0
Articles   |    
Complications of Limb-Lengthening in Children Who Have an Underlying Bone Disorder*
DOUGLAS NAUDIE, M.D.†; REGGIE C. HAMDY, M.D.†; FRANÇOIS FASSIER, M.D.†; MORRIS DUHAIME, M.D.†, MONTREAL, QUEBEC, CANADA
View Disclosures and Other Information
Investigation performed at Shriners Hospital for Crippled Children, McGill University, Montreal
J Bone Joint Surg Am, 1998 Jan 01;80(1):18-24
5 Recommendations (Recommend) | 3 Comments | Saved by 3 Users Save Case

Abstract

We retrospectively reviewed the results, particularly with regard to complications, of lengthening of long bones in eight children (nine limb segments) who had a limb-length discrepancy secondary to an underlying bone disorder (Group 1). The mean age of these patients was twelve years (range, six to sixteen years), the mean preoperative limb-length discrepancy was 6.0 centimeters (range, 2.7 to 8.8 centimeters), and the mean lengthening of the nine limb segments was 6.2 centimeters (range, 2.7 to 9.0 centimeters). Only two extremities were equalized.We compared the results in Group 1 with those of limb-lengthening in seven children (nine limb segments) who had a discrepancy secondary to post-traumatic growth arrest (Group 2) and seven children (seven limb segments) who had a discrepancy secondary to growth arrest following an infection in the bone (Group 3). All of the procedures were performed at our institution during the same time-period by the same surgeons.There were forty-one complications (twenty-five minor and sixteen major), with a mean of five complications per limb segment, in Group 1; twenty-six complications (twenty minor and six major), with a mean of three complications per limb segment, in Group 2; and twenty-two complications (fourteen minor and eight major), with a mean of three complications per limb segment, in Group 3.The results in Group 1 suggest that the Ilizarov technique for lengthening, although effective in restoring the length of the extremity, is associated with a higher rate of complications in patients who have a discrepancy due to an underlying bone disorder than in those who have a discrepancy due to growth arrest. Therefore, caution should be exercised before a lengthening procedure is recommended for a patient who has an underlying bone disorder.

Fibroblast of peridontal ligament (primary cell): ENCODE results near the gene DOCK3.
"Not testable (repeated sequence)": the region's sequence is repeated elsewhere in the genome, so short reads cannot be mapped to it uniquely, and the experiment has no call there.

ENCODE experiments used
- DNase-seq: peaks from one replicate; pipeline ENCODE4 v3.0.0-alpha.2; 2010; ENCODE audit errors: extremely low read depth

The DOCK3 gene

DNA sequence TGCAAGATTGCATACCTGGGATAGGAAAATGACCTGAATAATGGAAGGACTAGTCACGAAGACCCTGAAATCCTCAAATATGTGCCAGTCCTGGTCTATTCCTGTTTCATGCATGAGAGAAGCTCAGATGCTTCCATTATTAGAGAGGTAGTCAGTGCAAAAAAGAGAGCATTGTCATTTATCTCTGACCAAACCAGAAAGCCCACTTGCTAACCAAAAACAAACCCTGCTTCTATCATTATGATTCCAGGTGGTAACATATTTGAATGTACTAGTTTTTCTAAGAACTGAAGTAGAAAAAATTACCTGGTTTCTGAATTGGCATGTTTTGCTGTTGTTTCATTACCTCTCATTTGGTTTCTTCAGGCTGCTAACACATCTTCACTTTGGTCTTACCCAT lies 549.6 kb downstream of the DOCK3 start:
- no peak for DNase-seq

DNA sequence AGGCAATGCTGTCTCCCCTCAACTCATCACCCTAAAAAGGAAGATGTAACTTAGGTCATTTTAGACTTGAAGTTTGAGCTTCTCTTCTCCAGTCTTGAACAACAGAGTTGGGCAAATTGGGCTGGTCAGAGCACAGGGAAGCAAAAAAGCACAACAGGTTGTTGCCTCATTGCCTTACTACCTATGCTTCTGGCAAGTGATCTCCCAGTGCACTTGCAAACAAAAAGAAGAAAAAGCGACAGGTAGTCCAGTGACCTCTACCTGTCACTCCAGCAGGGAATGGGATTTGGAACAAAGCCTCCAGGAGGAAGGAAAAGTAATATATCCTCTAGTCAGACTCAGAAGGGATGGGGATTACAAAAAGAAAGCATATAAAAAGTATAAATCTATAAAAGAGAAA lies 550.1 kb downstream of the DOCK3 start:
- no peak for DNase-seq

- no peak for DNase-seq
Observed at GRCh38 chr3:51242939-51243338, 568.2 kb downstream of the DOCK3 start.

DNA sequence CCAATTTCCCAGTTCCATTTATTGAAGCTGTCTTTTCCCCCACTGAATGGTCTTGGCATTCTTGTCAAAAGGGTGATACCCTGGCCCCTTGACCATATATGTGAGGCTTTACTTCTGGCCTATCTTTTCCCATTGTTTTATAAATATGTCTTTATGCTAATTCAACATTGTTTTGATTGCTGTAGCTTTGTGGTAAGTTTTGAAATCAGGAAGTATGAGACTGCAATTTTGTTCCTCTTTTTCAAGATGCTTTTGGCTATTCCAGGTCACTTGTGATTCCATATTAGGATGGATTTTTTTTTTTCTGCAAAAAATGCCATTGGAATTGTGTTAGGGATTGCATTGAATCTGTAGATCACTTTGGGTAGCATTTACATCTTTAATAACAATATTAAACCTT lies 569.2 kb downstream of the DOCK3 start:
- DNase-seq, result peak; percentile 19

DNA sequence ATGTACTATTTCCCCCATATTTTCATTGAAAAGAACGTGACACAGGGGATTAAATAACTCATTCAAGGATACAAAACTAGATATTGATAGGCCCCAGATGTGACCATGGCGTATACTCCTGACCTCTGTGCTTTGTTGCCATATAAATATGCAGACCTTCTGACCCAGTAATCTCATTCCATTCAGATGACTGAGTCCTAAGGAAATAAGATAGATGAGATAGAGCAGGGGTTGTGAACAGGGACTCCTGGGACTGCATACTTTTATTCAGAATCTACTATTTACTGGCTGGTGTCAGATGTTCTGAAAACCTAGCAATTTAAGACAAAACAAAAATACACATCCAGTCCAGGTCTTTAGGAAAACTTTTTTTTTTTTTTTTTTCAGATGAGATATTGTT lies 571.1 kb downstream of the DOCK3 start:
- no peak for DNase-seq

Figures in this Article
    Sign In to Your Personal ProfileSign In To Access Full Content
    Not a Subscriber?
    Get online access for 30 days for $35
    New to JBJS?
    Sign up for a full subscription to both the print and online editions
    Register for a FREE limited account to get full access to all CME activities, to comment on public articles, or to sign up for alerts.
    Register for a FREE limited account to get full access to all CME activities
    Have a subscription to the print edition?
    Current subscribers to The Journal of Bone & Joint Surgery in either the print or quarterly DVD formats receive free online access to JBJS.org.
    Forgot your password?
    Enter your username and email address. We'll send you a reminder to the email address on record.

     
    Forgot your username or need assistance? Please contact customer service at subs@jbjs.org. If your access is provided
    by your institution, please contact you librarian or administrator for username and password information. Institutional
    administrators, to reset your institution's master username or password, please contact subs@jbjs.org

    References

    Accreditation Statement
    These activities have been planned and implemented in accordance with the Essential Areas and policies of the Accreditation Council for Continuing Medical Education (ACCME) through the joint sponsorship of the American Academy of Orthopaedic Surgeons and The Journal of Bone and Joint Surgery, Inc. The American Academy of Orthopaedic Surgeons is accredited by the ACCME to provide continuing medical education for physicians.
    CME Activities Associated with This Article
    Submit a Comment
    Please read the other comments before you post yours. Contributors must reveal any conflict of interest.
    Comments are moderated and will appear on the site at the discretion of JBJS editorial staff.

    * = Required Field
    (if multiple authors, separate names by comma)
    Example: John Doe





    Related Content
    The Journal of Bone & Joint Surgery
    JBJS Case Connector
    Topic Collections
    Related Audio and Videos
    PubMed Articles
    Clinical Trials
    Readers of This Also Read...
    JBJS Jobs
    10/12/2011
    NY - Modern Chiropractic Care, P.C.
    05/03/2012
    CA - UCLA/OH Department of Orthopaedic Surgery
    11/15/2013
    LA - Ochsner Health System